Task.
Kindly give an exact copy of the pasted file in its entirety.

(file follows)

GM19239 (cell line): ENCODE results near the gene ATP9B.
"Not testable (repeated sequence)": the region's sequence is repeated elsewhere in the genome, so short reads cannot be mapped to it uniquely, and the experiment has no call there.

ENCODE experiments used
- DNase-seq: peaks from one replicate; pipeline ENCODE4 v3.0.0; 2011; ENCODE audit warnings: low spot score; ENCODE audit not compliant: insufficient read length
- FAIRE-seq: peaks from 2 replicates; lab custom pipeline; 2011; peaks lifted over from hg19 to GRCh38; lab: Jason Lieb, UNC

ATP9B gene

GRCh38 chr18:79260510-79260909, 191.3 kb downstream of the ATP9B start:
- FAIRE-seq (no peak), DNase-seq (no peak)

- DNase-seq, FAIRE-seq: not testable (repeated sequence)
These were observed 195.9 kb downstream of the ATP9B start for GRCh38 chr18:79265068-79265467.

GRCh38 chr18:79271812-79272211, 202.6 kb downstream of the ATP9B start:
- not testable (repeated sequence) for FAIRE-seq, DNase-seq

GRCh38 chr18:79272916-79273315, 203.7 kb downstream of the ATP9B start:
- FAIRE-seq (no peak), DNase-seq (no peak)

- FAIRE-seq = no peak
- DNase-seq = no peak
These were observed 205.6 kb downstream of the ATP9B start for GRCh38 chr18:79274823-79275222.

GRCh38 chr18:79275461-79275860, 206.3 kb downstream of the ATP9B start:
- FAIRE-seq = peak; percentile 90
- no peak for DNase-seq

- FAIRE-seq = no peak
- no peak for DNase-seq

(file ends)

GM19239 (cell line): ENCODE results near the gene ATP9B.
"Not testable (repeated sequence)": the region's sequence is repeated elsewhere in the genome, so short reads cannot be mapped to it uniquely, and the experiment has no call there.

ENCODE experiments used
- DNase-seq: peaks from one replicate; pipeline ENCODE4 v3.0.0; 2011; ENCODE audit warnings: low spot score; ENCODE audit not compliant: insufficient read length
- FAIRE-seq: peaks from 2 replicates; lab custom pipeline; 2011; peaks lifted over from hg19 to GRCh38; lab: Jason Lieb, UNC

ATP9B gene

GRCh38 chr18:79260510-79260909, 191.3 kb downstream of the ATP9B start:
- FAIRE-seq (no peak), DNase-seq (no peak)

- DNase-seq, FAIRE-seq: not testable (repeated sequence)
These were observed 195.9 kb downstream of the ATP9B start for GRCh38 chr18:79265068-79265467.

GRCh38 chr18:79271812-79272211, 202.6 kb downstream of the ATP9B start:
- not testable (repeated sequence) for FAIRE-seq, DNase-seq

GRCh38 chr18:79272916-79273315, 203.7 kb downstream of the ATP9B start:
- FAIRE-seq (no peak), DNase-seq (no peak)

- FAIRE-seq = no peak
- DNase-seq = no peak
These were observed 205.6 kb downstream of the ATP9B start for GRCh38 chr18:79274823-79275222.

GRCh38 chr18:79275461-79275860, 206.3 kb downstream of the ATP9B start:
- FAIRE-seq = peak; percentile 90
- no peak for DNase-seq

- FAIRE-seq = no peak
- no peak for DNase-seq